But you don’t have to be a teacher to help bring back play. Many neighborhoods badly need more playgrounds. This was also the case in the 1930s; in response, we saw the “playground movement,” when local communities set up their own playgrounds.
A new playground movement is long overdue, especially for our inner city neighborhoods, where safe play spaces are often in short supply. A playground should be required of any new large-scale housing development.
We could go further. In Scandinavian countries, there are play areas in even the best restaurants, as well as in airports and train stations. These countries appreciate the importance of play for healthy development, and we could well follow their example.
Finally children do as we do, not as we say. That gives us incentive to bring play back into our adult lives. We can shut off the TVs and take our children with us on outdoor adventures. We should get less exercise in the gym and more on hiking trails and basketball courts. We can also make work more playful: Businesses that do this are among the most successful.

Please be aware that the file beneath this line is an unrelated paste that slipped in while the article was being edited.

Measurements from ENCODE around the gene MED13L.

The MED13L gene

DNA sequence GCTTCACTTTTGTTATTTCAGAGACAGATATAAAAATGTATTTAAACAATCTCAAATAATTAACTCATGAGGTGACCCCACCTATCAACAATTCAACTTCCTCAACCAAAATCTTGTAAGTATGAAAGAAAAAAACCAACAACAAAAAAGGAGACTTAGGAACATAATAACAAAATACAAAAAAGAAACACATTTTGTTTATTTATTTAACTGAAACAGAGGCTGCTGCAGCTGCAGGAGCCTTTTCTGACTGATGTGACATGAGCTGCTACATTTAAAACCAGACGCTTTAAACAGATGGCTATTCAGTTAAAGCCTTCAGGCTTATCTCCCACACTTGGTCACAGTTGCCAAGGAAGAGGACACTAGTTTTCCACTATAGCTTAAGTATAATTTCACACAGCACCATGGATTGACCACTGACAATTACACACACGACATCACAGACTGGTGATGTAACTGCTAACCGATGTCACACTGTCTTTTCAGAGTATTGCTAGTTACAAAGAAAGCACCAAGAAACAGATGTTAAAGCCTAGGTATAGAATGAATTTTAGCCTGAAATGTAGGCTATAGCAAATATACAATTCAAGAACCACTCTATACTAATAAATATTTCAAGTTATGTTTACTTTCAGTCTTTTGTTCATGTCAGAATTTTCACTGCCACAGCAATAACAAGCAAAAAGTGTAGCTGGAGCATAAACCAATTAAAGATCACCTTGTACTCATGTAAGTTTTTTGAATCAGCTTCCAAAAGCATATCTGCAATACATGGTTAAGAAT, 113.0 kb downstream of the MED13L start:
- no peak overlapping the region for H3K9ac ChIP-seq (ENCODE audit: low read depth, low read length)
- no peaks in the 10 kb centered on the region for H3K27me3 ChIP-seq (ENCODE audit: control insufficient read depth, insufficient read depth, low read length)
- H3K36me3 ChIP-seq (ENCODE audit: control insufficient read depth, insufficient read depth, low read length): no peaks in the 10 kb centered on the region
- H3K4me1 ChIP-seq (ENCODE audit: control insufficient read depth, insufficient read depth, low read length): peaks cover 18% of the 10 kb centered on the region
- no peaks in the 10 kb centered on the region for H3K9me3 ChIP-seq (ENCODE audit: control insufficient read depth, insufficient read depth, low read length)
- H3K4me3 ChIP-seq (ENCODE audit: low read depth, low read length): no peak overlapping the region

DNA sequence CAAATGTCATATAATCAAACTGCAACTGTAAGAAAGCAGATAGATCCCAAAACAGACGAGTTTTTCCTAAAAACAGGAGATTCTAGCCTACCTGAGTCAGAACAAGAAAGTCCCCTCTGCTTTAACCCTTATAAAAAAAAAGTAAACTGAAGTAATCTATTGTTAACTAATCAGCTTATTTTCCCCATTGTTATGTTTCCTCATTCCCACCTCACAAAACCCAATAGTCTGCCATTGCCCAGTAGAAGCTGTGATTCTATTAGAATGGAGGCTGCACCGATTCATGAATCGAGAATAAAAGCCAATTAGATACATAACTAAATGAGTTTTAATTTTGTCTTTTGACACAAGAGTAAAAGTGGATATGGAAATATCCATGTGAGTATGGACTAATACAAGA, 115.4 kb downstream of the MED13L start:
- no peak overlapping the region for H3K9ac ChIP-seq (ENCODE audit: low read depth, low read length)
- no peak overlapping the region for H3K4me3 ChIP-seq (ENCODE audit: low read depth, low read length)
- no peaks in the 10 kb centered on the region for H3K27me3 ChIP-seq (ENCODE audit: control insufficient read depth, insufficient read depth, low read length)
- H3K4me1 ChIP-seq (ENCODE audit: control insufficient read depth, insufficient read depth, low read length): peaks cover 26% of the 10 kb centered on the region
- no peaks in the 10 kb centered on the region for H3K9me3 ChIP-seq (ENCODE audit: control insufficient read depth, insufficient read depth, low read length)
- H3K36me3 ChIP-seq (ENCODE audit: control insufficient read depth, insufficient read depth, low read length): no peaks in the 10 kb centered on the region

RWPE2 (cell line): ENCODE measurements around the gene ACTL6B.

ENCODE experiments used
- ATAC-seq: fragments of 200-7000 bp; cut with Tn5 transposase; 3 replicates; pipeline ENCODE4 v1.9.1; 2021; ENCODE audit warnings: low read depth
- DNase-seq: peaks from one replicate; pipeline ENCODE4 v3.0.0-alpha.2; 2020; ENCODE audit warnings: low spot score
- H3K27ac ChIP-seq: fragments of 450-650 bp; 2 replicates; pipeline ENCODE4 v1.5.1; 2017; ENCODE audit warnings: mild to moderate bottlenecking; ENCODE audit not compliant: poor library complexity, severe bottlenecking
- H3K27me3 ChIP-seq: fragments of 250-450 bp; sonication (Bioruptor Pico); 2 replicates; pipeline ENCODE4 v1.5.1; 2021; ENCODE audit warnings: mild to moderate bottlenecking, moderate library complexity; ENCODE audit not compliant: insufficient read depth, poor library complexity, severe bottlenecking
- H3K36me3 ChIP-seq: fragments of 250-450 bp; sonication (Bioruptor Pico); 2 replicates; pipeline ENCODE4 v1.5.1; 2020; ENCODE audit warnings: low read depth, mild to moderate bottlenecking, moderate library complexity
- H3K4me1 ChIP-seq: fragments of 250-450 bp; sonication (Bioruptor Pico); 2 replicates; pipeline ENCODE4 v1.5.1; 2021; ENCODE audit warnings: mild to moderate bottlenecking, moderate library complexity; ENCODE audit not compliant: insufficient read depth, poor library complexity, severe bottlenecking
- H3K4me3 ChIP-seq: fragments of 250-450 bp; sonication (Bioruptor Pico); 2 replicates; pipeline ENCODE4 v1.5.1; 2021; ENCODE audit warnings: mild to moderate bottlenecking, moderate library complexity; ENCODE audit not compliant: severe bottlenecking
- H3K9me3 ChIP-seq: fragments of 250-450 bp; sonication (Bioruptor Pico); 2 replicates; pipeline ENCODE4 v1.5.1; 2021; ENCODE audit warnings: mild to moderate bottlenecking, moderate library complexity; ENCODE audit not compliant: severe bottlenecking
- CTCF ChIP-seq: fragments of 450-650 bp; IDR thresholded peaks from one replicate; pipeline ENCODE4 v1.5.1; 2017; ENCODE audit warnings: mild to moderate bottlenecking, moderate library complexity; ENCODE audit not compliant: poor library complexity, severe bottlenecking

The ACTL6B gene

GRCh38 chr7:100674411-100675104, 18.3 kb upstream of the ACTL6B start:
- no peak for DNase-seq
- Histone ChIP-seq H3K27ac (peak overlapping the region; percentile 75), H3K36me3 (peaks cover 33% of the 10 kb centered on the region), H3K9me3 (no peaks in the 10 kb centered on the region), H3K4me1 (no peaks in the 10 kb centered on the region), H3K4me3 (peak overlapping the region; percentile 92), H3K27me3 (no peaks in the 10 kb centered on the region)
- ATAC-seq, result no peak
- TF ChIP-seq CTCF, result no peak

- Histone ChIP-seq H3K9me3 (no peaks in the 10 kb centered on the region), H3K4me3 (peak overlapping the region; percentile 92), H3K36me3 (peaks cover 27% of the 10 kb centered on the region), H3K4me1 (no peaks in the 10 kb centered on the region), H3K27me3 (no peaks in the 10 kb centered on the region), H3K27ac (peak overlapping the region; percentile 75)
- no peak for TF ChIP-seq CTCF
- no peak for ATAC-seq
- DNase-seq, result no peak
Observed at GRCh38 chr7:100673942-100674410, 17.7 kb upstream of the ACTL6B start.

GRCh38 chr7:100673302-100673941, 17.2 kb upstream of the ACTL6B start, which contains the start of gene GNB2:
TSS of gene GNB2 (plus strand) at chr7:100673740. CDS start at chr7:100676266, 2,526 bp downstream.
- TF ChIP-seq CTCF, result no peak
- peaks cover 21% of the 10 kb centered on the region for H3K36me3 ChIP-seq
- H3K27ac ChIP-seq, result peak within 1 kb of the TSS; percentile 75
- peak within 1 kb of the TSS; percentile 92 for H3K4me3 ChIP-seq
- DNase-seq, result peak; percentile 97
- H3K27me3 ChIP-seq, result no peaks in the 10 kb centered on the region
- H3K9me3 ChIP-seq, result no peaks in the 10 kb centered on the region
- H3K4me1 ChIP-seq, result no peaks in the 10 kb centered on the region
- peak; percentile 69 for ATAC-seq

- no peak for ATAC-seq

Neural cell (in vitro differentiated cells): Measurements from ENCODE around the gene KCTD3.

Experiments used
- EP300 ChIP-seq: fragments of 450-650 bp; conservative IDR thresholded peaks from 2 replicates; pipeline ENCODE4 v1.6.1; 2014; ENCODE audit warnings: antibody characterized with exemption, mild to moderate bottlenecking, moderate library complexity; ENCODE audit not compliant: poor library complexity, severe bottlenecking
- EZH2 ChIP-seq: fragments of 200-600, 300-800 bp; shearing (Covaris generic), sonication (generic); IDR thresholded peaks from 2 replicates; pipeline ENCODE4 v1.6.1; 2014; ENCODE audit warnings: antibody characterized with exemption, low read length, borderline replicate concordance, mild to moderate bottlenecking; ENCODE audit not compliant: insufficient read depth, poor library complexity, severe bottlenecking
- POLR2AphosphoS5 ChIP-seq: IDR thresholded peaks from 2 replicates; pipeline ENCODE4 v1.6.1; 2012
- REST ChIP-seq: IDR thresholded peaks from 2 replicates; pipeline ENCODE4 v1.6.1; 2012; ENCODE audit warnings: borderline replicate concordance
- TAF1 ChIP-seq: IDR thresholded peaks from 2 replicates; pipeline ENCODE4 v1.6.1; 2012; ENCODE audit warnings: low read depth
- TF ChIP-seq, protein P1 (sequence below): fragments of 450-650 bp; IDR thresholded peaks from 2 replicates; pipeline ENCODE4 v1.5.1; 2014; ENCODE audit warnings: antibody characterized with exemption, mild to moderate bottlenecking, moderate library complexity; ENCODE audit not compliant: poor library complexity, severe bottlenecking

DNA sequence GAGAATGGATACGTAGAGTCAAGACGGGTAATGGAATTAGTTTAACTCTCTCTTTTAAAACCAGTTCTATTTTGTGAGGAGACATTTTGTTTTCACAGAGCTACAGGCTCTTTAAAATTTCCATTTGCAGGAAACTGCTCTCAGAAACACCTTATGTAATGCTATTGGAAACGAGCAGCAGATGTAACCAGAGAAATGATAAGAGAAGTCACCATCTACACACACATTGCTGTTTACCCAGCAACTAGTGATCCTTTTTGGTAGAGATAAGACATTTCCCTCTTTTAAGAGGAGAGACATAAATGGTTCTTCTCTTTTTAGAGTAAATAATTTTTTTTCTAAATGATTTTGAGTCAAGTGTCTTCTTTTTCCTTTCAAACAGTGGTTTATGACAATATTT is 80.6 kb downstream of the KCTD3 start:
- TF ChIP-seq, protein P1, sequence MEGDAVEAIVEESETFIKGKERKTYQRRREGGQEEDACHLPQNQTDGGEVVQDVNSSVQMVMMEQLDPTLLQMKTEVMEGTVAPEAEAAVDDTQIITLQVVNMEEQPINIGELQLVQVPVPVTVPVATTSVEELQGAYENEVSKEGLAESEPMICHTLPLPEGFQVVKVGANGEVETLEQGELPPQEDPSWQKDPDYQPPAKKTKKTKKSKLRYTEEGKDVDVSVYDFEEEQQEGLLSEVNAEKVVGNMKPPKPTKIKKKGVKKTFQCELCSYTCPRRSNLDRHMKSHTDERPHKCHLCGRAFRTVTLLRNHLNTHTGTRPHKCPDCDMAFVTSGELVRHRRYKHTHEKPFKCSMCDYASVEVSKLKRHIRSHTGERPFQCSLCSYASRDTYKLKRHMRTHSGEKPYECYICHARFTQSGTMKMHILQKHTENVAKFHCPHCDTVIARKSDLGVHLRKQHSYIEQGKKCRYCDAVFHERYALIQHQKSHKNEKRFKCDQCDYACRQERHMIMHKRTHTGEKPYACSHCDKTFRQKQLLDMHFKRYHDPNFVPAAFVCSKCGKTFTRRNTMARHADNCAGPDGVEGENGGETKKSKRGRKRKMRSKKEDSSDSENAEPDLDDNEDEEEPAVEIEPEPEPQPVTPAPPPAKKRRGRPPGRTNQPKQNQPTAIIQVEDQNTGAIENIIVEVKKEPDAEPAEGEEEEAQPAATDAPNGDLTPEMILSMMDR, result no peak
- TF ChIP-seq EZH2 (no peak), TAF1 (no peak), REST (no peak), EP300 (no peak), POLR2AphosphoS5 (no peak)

Seattle’s Pike Fish Market is a case in point. Workers throw fish to one another, engage the customers in repartee, and appear to have a grand time. Some companies, such as Google, have made play an important part of their corporate culture. Study after study has shown that when workers enjoy what they do and are well-rewarded and recognized for their contributions, they like and respect their employers and produce higher quality work. For example, when the Rohm and Hass Chemical company in Kentucky reorganized its workplace into self- regulating and self-rewarding teams, one study found that worker grievances and turnover declined, while plant safety and productivity improved.
When we adults unite play, love, and work in our lives, we set an example that our children can follow. That just might be the best way to bring play back into the lives of our children—and build a more playful culture.
Children do as we do, not as we say. That gives us incentive to bring play back into our adult lives.